Belfast Telegraph

Famous faces out in force to help Dame Mary Peter's race to £1m for future of sport

Peters’ Trust patron Princess Anne just one of the names to join Olympic hero in London fundraiser for athletes of tomorrow

James Nesbitt and Dame Mary Peters
James Nesbitt and Dame Mary Peters
Dame Mary Peters and Princess Anne
Barry Funston, Edward Guinness, fourth Earl of Iveagh, Dame Mary Peters, Lady Iveagh and Eilish Rutherford
The Belfast Telegraph’s Claire Williamson talks to Dame Tanni Grey-Thompson
Karen Barber, Christopher Dean and Sue Barker
Gillian Hetherington, David Humphreys and Princess Anne
James Nesbitt and Jim Dornan
Sue Barker greets Princess Anne
Claire Williamson

By Claire Williamson

It's the race to a million - and last night, Dame Mary Peters was hailed as an "absolute icon" as some of the finest names of film, sport and business gathered in a bid to help her reach her goal.

Dame Mary is aiming to reach the £1m target before her 80th birthday in July.

The money will help support young athletes to achieve their dreams.

Princess Anne, Patron of the Dame Mary Peters' Trust, led tributes to Northern Ireland's Olympics Golden Girl at a fundraising event in London, as she hailed her commitment to sport, "reflected in this race to a million".

Among those gathered last night were actor James Nesbitt, Olympic skating hero Christopher Dean and tennis star and broadcaster Sue Barker.

They were there to support the national treasure, whose career pinnacle was a gold medal in the pentathlon at the Munich Olympics in 1972.

Dame Mary also represented Northern Ireland at every Commonwealth Games between 1958 and 1974, winning two gold medals for the pentathlon plus a gold and silver medal for the shot put.

She created the Mary Peter's Trust in 1975 to help aspiring young athletes realise their potential.

Dame Mary was back to her busy self last night after revealing in November that she had undergone heart surgery.

She said she was delighted as she paid tribute to the support she continues to receive.

"It's amazing, we get a lot of support at home but to have major bankers and business people supporting us is just wonderful," she said.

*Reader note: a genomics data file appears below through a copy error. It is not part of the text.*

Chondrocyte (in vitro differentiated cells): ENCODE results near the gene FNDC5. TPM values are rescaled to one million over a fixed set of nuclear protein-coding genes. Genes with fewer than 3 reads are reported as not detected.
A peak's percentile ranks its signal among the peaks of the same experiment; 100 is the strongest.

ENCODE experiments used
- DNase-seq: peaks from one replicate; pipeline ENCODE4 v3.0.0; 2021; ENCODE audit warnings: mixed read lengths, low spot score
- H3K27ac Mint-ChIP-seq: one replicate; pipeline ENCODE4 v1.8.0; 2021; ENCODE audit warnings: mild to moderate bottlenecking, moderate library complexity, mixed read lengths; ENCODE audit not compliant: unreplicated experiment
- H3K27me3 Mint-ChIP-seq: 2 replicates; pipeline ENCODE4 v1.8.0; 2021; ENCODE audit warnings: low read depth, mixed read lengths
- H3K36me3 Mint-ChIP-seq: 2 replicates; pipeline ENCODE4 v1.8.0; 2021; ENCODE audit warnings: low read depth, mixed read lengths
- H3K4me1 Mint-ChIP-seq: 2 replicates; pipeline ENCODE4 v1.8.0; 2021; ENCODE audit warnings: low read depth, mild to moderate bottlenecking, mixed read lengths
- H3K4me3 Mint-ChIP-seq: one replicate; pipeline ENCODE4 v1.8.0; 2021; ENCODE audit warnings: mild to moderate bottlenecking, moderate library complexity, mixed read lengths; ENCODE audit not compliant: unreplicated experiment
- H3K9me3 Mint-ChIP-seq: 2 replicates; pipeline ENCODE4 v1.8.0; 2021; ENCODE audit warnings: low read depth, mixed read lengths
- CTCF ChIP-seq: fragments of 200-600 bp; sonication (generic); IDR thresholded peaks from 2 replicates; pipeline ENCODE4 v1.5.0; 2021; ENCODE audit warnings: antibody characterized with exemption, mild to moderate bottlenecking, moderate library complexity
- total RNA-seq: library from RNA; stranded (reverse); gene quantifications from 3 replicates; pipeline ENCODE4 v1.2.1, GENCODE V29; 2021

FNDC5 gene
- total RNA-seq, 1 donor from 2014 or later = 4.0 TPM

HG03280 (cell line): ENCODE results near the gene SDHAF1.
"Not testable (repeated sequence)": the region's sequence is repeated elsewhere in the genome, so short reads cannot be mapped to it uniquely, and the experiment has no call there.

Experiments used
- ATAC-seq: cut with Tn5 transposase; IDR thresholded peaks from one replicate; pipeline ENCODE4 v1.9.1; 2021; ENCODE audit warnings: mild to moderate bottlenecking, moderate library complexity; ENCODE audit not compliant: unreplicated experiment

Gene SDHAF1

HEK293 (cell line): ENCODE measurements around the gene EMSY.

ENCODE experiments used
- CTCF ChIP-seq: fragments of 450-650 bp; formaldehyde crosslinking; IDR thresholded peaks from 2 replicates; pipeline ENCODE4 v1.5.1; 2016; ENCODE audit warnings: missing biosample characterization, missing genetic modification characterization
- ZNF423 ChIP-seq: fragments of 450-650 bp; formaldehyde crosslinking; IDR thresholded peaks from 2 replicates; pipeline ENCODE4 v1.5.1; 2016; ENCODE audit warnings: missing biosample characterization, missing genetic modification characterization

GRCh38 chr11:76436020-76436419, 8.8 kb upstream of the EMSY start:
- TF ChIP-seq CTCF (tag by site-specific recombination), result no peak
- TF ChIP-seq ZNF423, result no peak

"And I'm so grateful to everybody for coming along this evening, and because our patron is here, it makes such a difference and it's lovely to have our sports people here too.

"The money encourages our young people to get involved in sport and develop their sports."

She added: "I want it to go on for a long, long time.

"I set myself the target of raising a million before I reach my 80th birthday and we are two thirds of the way there and this is the final push."

Thankfully she says she is feeling "healthy and enjoying being back on the road again" after her recent surgery.

She says her legacy now will be the futures of the young people that the funding helps.

She said: "The legacy will be the funding, because we will be able to spend the interest of the million and always be able to generate more money to make sure no young person is deprived of the opportunity of realising their dreams."

She added: "To get so much support - it's very special"

Stars from the world of showbiz and sport lined up to pay tribute to Dame Mary.

Among them was Sue Barker, who said she grew up "idolising" the Northern Ireland hero.

She said: "I've got a picture of her in my lounge. I told her many years ago she was my hero growing up. I used to sit and watch her.

"I remember my mum said to me, 'I'd love you to be like Mary'.

"Because she had this glint in her eye - she was ruthlessly competitive but doing it in such a nice way, with such a big smile and doing sport for all the right reasons.